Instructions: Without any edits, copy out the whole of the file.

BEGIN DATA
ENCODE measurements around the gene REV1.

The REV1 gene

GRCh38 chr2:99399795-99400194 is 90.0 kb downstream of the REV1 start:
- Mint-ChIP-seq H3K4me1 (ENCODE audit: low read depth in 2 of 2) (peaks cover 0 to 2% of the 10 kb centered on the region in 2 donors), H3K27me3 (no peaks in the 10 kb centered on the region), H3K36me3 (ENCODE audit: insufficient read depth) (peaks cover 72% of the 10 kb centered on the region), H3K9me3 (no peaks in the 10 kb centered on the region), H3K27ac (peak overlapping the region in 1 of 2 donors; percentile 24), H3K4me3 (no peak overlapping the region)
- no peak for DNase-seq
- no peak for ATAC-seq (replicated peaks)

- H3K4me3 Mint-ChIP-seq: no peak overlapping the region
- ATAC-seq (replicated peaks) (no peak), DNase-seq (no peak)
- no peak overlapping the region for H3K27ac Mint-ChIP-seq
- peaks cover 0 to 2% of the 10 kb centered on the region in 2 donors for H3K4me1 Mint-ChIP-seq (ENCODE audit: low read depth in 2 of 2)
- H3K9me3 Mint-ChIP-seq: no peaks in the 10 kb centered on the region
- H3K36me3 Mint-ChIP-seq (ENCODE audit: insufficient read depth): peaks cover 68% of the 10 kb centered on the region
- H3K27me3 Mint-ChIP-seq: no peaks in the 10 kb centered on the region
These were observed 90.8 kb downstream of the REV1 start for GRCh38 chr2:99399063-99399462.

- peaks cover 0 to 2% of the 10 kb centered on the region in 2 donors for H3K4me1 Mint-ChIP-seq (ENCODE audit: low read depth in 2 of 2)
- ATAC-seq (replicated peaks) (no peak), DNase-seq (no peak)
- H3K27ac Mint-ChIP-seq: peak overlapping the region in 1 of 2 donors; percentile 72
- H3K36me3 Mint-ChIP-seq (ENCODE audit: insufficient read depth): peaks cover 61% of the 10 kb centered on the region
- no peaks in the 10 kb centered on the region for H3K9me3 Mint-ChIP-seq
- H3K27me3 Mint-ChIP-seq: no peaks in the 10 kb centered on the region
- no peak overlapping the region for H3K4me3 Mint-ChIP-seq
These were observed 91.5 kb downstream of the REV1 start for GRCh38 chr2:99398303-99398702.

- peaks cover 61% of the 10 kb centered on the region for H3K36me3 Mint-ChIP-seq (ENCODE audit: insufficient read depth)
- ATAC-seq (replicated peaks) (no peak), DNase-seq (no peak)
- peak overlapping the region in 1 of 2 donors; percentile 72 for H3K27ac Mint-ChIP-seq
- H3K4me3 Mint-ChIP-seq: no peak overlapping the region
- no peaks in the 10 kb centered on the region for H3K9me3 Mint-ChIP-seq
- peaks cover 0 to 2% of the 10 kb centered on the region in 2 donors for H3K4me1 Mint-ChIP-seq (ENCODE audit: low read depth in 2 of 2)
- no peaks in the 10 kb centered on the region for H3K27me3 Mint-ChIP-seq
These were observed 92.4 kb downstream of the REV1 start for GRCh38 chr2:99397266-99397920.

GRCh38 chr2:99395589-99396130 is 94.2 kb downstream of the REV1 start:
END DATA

ENCODE measurements around the gene REV1.

The REV1 gene

GRCh38 chr2:99399795-99400194 is 90.0 kb downstream of the REV1 start:
- Mint-ChIP-seq H3K4me1 (ENCODE audit: low read depth in 2 of 2) (peaks cover 0 to 2% of the 10 kb centered on the region in 2 donors), H3K27me3 (no peaks in the 10 kb centered on the region), H3K36me3 (ENCODE audit: insufficient read depth) (peaks cover 72% of the 10 kb centered on the region), H3K9me3 (no peaks in the 10 kb centered on the region), H3K27ac (peak overlapping the region in 1 of 2 donors; percentile 24), H3K4me3 (no peak overlapping the region)
- no peak for DNase-seq
- no peak for ATAC-seq (replicated peaks)

- H3K4me3 Mint-ChIP-seq: no peak overlapping the region
- ATAC-seq (replicated peaks) (no peak), DNase-seq (no peak)
- no peak overlapping the region for H3K27ac Mint-ChIP-seq
- peaks cover 0 to 2% of the 10 kb centered on the region in 2 donors for H3K4me1 Mint-ChIP-seq (ENCODE audit: low read depth in 2 of 2)
- H3K9me3 Mint-ChIP-seq: no peaks in the 10 kb centered on the region
- H3K36me3 Mint-ChIP-seq (ENCODE audit: insufficient read depth): peaks cover 68% of the 10 kb centered on the region
- H3K27me3 Mint-ChIP-seq: no peaks in the 10 kb centered on the region
These were observed 90.8 kb downstream of the REV1 start for GRCh38 chr2:99399063-99399462.

- peaks cover 0 to 2% of the 10 kb centered on the region in 2 donors for H3K4me1 Mint-ChIP-seq (ENCODE audit: low read depth in 2 of 2)
- ATAC-seq (replicated peaks) (no peak), DNase-seq (no peak)
- H3K27ac Mint-ChIP-seq: peak overlapping the region in 1 of 2 donors; percentile 72
- H3K36me3 Mint-ChIP-seq (ENCODE audit: insufficient read depth): peaks cover 61% of the 10 kb centered on the region
- no peaks in the 10 kb centered on the region for H3K9me3 Mint-ChIP-seq
- H3K27me3 Mint-ChIP-seq: no peaks in the 10 kb centered on the region
- no peak overlapping the region for H3K4me3 Mint-ChIP-seq
These were observed 91.5 kb downstream of the REV1 start for GRCh38 chr2:99398303-99398702.

- peaks cover 61% of the 10 kb centered on the region for H3K36me3 Mint-ChIP-seq (ENCODE audit: insufficient read depth)
- ATAC-seq (replicated peaks) (no peak), DNase-seq (no peak)
- peak overlapping the region in 1 of 2 donors; percentile 72 for H3K27ac Mint-ChIP-seq
- H3K4me3 Mint-ChIP-seq: no peak overlapping the region
- no peaks in the 10 kb centered on the region for H3K9me3 Mint-ChIP-seq
- peaks cover 0 to 2% of the 10 kb centered on the region in 2 donors for H3K4me1 Mint-ChIP-seq (ENCODE audit: low read depth in 2 of 2)
- no peaks in the 10 kb centered on the region for H3K27me3 Mint-ChIP-seq
These were observed 92.4 kb downstream of the REV1 start for GRCh38 chr2:99397266-99397920.

GRCh38 chr2:99395589-99396130 is 94.2 kb downstream of the REV1 start: